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  • Writer's pictureDavid Taylor

Is Havering Underfunded?

Updated: Nov 5, 2022

As we approach the budget consultation, Havering Council is making a lot of noises about the drop in grants it has received. In fact, one of the first things residents are told is that Havering used to receive £70m per year from central government and that it now receives just £1.5m.

This, understandably, worries a lot of people and leads to cries that we are being ‘underfunded’.

I’m not going to deny that Havering could do with a larger grant. But let’s take a more nuanced look at the situation.

Grant Cut

The grant was £70m in 2010/11, it slowly reduced down to just over £10m in 2017/18, then taking a large drop to practically £0 until 2021/22. It then went up to the current level of £1.5m.

Havering’s grant is based on a formula laid out by central government. It, put simply, looks at our ability to raise the money locally and then looks to fill in the gap. It is based on the idea that local people pay for local services. This looks at business rates, population, deprivation and so on.

As the nation entered a period of austerity, following the 2008 financial crisis, central government has been slowly reducing the money available for local government. The ask being that they adapt local services to become more efficient.

So, this is what’s been going on in Havering. For the last decade our Borough has slowly been reducing what it spends and improving the efficiency of its services. Aiming to spend every penny as best as it can.

Cutting Back Waste

How many times do we hear of governments handing out contracts to friends for inflated prices? How often do we discover that governments are overpaying for something because they didn’t negotiate the price, as a business would? Ever heard anyone moan about ‘overpaid executives?

If politicians were forced to negotiate better contracts, do you not think we’d get a fairer deal?

Our council has done a great job of the last decade. We’ve seen millions put into our road repairs budget, we’ve seen new leisure centres, we’ve seen new homes being built, parks maintained at a high standard. All of this done with the £1.5m grant.

Havering’s administration is taking the right approach. They are going through each contract line by line and identifying waste. Did it really need to cost £100k to lock the parks at night, or could we find someone to do it for £50k?

If we can find someone to do the job for less, whilst under strict controls about the quality of work, then I think we are duty bound to spend less. This is your money being spent.

Demographic Changes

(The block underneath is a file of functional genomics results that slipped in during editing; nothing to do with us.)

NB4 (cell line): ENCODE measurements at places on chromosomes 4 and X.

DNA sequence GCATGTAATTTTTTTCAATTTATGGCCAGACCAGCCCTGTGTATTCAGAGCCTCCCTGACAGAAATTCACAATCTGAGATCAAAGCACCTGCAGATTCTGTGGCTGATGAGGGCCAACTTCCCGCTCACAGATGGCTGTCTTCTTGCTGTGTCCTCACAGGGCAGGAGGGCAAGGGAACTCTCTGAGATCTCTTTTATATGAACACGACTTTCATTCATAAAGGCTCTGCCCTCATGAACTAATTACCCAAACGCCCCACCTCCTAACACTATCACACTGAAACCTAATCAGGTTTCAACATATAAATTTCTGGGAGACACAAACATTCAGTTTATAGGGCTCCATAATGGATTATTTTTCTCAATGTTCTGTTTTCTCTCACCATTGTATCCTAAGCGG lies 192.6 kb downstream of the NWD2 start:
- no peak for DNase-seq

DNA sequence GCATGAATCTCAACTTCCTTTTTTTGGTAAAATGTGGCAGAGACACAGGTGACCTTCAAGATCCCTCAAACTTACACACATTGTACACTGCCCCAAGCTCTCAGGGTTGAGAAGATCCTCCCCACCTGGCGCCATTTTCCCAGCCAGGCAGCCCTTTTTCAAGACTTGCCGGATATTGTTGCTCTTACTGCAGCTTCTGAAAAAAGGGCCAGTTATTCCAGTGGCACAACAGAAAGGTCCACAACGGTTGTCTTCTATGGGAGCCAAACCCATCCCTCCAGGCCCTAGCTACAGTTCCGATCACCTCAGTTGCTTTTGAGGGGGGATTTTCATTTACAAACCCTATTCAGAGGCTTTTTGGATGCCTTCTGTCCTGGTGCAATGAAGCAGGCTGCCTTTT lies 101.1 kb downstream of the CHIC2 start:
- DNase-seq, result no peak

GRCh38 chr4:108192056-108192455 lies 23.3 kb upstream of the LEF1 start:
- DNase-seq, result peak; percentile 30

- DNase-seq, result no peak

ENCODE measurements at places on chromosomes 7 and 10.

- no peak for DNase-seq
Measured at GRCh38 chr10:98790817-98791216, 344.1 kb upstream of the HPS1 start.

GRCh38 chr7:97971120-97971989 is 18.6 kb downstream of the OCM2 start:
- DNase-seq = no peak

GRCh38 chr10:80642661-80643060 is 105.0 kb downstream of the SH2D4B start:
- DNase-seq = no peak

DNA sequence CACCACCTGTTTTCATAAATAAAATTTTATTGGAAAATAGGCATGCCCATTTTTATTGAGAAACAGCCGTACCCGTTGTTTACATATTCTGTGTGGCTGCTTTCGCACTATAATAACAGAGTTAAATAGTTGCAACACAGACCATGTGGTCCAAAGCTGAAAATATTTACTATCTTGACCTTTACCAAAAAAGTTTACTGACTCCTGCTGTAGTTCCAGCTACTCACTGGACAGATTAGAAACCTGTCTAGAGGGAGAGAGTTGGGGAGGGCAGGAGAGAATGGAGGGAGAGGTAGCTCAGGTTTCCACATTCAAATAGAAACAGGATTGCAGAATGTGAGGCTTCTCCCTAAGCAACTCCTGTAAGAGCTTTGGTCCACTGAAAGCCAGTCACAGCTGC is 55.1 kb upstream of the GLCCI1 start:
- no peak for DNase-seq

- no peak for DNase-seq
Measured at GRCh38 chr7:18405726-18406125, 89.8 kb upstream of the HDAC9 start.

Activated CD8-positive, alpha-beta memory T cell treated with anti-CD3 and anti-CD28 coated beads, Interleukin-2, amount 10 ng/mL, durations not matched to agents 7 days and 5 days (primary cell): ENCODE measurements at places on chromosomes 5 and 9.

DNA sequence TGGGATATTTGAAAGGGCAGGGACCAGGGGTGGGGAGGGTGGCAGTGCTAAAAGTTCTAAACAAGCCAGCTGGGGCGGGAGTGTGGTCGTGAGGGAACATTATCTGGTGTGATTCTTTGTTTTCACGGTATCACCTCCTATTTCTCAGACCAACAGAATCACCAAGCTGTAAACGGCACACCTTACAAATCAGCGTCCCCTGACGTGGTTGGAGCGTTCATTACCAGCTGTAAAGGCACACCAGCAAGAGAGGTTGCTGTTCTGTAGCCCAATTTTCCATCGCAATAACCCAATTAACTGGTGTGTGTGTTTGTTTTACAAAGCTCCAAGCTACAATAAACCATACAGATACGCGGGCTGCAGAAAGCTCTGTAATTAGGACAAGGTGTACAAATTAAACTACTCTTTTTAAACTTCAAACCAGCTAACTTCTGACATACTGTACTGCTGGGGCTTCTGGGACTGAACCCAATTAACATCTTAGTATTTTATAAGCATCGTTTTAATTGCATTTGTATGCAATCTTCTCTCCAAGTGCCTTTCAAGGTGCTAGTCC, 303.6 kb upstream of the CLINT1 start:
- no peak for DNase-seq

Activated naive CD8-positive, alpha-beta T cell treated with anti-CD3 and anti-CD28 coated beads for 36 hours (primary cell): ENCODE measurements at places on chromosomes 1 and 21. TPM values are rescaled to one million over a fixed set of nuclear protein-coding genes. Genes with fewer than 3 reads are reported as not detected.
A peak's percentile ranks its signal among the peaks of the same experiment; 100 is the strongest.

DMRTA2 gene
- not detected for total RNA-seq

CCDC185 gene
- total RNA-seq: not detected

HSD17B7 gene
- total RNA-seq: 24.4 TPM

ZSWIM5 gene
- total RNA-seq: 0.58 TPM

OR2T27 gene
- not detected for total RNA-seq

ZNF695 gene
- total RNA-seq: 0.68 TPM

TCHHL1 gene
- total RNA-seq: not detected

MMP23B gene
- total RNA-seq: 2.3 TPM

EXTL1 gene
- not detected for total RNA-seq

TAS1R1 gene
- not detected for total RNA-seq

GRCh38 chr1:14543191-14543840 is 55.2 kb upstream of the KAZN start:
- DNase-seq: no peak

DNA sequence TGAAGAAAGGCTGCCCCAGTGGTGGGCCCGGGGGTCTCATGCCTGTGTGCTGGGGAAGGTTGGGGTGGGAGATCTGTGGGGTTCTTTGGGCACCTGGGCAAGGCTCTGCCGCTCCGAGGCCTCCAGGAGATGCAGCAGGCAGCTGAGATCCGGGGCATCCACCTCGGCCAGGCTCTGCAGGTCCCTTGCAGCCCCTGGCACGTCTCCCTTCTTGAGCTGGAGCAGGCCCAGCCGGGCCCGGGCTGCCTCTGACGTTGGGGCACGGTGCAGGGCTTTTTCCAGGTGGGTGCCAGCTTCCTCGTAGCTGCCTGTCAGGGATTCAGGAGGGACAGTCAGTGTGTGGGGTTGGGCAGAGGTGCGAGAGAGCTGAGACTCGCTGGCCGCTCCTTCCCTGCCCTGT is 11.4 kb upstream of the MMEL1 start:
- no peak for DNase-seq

As described above, the funding formula looks at our demographics. Funding for council services such as children, or adult social care, will be based on predictions as to how many residents will be using them.

Havering has seen somewhat of a demographic boom. We’ve got a lot of people living into their old age (I know at least half a dozen who are over 90) and we have a lot of children being born. These residents are ‘economically inactive’, meaning they cost the government money but don’t pay.

Not that I’m knocking that. They’ll pay in the future or have paid in already.

So, we’re seeing growth in people who ‘cost’ the government and council.

This should be accounted for in the formula however, the review of that formula has been put off for the last few years. This is where our budget gap comes in.

Should the formula be reviewed tomorrow, Havering’s grant would almost certainly increase.

What do we need?

The first bit is simple, the government must urgently complete it’s Fair Funding Review, to update our funding to meet the new demographics.

Second, the council does not need £70m a year from the government.

If you think it does, tell me how you’d spend the extra £68.5m. Break it down, line by line. £xm on this, £xm on that. Show me your workings out. Show me you won’t have waste.

Havering council must then put a £-figure to what it needs from central government. It can’t just talk about the £70m forever. The council should tell us how much extra they would spend and on what. Then, we can truly unite as political groups and fight for Havering.

We must also look at what we can generate locally. How many empty properties does the council have? How many deals, like the new datacentre, can they make? Can we enforce better on those abusing our planning and parking systems?

Let's get our house in order, before we go ask someone else to foot the bill for us. Let's do all we can, before we ask others to do it for us.


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